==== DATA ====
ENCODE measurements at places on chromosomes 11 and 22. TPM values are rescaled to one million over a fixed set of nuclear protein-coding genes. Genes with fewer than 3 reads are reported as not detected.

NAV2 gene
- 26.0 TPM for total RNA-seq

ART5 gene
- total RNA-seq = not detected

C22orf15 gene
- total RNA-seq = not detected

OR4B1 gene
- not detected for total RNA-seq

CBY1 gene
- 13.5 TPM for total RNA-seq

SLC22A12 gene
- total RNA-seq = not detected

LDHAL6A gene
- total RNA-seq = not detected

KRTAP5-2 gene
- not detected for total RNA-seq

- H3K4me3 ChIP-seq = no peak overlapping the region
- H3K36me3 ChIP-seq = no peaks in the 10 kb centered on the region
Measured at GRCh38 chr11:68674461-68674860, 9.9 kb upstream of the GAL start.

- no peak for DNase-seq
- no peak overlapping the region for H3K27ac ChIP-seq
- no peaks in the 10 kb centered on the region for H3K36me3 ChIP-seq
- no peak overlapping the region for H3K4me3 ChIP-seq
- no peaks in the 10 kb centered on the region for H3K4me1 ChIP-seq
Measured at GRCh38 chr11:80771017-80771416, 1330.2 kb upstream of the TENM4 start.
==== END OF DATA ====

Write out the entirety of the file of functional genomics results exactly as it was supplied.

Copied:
ENCODE measurements at places on chromosomes 11 and 22. TPM values are rescaled to one million over a fixed set of nuclear protein-coding genes. Genes with fewer than 3 reads are reported as not detected.

NAV2 gene
- 26.0 TPM for total RNA-seq

ART5 gene
- total RNA-seq = not detected

C22orf15 gene
- total RNA-seq = not detected

OR4B1 gene
- not detected for total RNA-seq

CBY1 gene
- 13.5 TPM for total RNA-seq

SLC22A12 gene
- total RNA-seq = not detected

LDHAL6A gene
- total RNA-seq = not detected

KRTAP5-2 gene
- not detected for total RNA-seq

- H3K4me3 ChIP-seq = no peak overlapping the region
- H3K36me3 ChIP-seq = no peaks in the 10 kb centered on the region
Measured at GRCh38 chr11:68674461-68674860, 9.9 kb upstream of the GAL start.

- no peak for DNase-seq
- no peak overlapping the region for H3K27ac ChIP-seq
- no peaks in the 10 kb centered on the region for H3K36me3 ChIP-seq
- no peak overlapping the region for H3K4me3 ChIP-seq
- no peaks in the 10 kb centered on the region for H3K4me1 ChIP-seq
Measured at GRCh38 chr11:80771017-80771416, 1330.2 kb upstream of the TENM4 start.